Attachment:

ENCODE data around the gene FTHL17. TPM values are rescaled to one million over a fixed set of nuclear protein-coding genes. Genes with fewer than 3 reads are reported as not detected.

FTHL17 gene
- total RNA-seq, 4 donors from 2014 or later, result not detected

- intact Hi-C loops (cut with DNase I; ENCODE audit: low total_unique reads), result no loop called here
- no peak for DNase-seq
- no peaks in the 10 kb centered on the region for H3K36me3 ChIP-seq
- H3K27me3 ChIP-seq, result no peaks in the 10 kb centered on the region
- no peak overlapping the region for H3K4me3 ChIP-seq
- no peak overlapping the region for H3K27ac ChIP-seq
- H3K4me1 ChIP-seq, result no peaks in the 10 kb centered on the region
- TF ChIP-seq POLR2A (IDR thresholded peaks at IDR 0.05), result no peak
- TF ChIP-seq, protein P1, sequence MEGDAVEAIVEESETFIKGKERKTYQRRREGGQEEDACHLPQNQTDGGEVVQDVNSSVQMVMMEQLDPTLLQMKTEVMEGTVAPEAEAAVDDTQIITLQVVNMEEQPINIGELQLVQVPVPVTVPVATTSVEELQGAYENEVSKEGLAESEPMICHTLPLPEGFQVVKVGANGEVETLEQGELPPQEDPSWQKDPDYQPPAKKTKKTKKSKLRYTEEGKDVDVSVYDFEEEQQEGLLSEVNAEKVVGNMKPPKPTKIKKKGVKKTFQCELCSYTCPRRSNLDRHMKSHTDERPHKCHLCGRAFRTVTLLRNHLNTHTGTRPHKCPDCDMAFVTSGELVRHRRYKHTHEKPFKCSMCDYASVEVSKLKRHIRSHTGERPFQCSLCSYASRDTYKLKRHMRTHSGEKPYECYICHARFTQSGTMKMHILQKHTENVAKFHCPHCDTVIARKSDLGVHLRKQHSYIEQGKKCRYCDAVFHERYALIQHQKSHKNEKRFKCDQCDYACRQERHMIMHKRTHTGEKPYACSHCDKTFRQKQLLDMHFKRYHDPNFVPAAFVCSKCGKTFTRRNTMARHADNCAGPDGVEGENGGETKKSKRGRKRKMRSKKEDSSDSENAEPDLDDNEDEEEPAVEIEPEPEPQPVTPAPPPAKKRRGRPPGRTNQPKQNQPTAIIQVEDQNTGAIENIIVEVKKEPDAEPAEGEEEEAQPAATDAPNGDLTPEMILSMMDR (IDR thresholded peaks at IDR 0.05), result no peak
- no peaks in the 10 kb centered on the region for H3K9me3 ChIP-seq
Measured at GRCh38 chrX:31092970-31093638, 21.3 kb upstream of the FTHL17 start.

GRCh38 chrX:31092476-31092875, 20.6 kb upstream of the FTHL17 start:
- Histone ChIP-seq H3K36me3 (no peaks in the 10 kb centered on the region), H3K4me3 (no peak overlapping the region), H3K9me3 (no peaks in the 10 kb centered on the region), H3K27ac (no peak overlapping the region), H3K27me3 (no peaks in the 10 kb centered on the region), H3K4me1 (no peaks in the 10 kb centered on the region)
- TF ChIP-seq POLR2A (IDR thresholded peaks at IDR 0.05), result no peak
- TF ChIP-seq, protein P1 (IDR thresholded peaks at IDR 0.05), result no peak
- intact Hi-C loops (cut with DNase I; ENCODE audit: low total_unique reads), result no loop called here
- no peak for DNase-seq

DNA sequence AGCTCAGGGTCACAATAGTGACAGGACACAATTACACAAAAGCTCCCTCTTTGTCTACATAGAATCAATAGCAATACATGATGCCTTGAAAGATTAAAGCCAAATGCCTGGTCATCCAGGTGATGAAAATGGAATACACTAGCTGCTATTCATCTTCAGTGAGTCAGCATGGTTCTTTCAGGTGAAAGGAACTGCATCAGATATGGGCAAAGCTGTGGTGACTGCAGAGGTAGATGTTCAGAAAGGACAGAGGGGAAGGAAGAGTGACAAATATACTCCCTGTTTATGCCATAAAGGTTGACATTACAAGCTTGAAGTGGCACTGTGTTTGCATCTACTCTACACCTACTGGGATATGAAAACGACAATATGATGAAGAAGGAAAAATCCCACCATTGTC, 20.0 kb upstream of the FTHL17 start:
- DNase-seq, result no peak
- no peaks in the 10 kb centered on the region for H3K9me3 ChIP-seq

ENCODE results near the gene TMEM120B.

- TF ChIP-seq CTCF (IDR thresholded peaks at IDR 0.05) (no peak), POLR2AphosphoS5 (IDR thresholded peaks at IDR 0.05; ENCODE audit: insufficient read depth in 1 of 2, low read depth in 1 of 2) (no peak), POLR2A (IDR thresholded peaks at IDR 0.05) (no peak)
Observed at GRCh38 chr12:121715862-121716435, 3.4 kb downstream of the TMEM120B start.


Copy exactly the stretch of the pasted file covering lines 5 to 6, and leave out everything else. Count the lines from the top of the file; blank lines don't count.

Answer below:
- no peak for DNase-seq
- no peaks in the 10 kb centered on the region for H3K36me3 ChIP-seq